Another thing I’ve learned is that Vixen really did a great job on their Newtonians. Just like the C4.5, the C6 primary and secondary mirrors are easy to adjust. In fact, this scope practically invites collimation! It was a simple matter to drop the back half of the cell and center-spot the scope, and once I had a proper reference, the scope was collimated in a matter of minutes. The only plastic on the scope is the single focuser knob, and the rack and pinion gears of the “sled” style focuser. I’m told that those plastic gears are the only real points of potential wear and failure on this scope; everything else in the focuser is aluminum. Oh, if they just used brass for those two little parts instead of plastic! If I ever have problems with the plastic gears in the focuser, that’s what I’ll use to replace them.

I also learned why they don’t make threaded declination shafts anymore. These were super-cool-looking on the giant yellow Byers mounts that graced the 1960s and 1970s Questar-12 ads in Sky & Telescope. Perhaps in an attempt to enhance the precision feel of the original Polaris mount, the declination shaft is, in fact, a single length of 16mmx2.0 threaded rod. It does look great, and makes it easy to fine-tune the counterweight position. However, it also makes it a major pain to move the counterweight any significant distance, and taking the counterweight off the declination shaft for portability is more trouble than it’s worth. For the C4.5 OTA, there’s only one counterweight and it’s not a big deal to move the entire thing — mount and scope —  around because it’s so lightweight. I’m thinking the second counterweight is going to be around 8 pounds to accommodate the larger C6 OTA, so that’s going to make the overall setup noticeably heavier. It’ll be easier to remove the entire declination shaft for transport, should it become necessary.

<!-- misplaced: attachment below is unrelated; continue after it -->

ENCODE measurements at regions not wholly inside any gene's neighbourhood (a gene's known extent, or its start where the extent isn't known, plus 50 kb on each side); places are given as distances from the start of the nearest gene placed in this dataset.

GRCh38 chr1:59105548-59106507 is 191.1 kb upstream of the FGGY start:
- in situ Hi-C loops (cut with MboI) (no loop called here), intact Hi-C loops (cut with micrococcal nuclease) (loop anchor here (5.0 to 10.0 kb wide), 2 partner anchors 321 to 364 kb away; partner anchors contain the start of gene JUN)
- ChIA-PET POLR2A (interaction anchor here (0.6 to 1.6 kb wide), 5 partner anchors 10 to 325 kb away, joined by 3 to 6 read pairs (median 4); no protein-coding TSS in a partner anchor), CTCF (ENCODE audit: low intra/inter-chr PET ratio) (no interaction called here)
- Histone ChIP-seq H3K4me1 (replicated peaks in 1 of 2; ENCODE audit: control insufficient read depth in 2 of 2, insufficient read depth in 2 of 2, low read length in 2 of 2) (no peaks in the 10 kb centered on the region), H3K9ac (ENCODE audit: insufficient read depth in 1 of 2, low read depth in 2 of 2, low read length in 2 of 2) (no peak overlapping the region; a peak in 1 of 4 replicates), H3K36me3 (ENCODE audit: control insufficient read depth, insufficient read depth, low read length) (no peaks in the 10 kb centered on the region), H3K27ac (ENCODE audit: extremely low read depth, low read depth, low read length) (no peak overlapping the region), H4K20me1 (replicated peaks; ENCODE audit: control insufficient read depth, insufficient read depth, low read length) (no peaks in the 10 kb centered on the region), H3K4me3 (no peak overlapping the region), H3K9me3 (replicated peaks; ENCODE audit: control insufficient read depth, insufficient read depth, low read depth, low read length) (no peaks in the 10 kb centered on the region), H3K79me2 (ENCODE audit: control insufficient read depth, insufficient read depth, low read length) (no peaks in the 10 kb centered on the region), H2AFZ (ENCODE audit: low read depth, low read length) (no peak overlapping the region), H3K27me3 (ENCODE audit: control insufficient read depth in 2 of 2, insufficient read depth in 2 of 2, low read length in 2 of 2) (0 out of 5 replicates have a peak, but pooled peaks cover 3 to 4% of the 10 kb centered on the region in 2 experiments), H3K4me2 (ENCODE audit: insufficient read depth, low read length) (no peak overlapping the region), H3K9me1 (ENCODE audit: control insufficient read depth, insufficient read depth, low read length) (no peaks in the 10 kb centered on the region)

As a side note, what you see in the picture is indeed a 25mm Plossl of the old Celestron “silvertop” variety. I’ve collected several Celestron silvertop Plossls over the decades, and all but one are red-lettered Vixen models of the same vintage as this scope. When I get that second counterweight made to allow for less dangerous use of the C6 on this mount, I plan to use the silvertops exclusively; in my limited testing so far, the vintage Plossls have been surprisingly good. A 16mm Nagler Type 5 might sneak onto the focuser once in a while, though…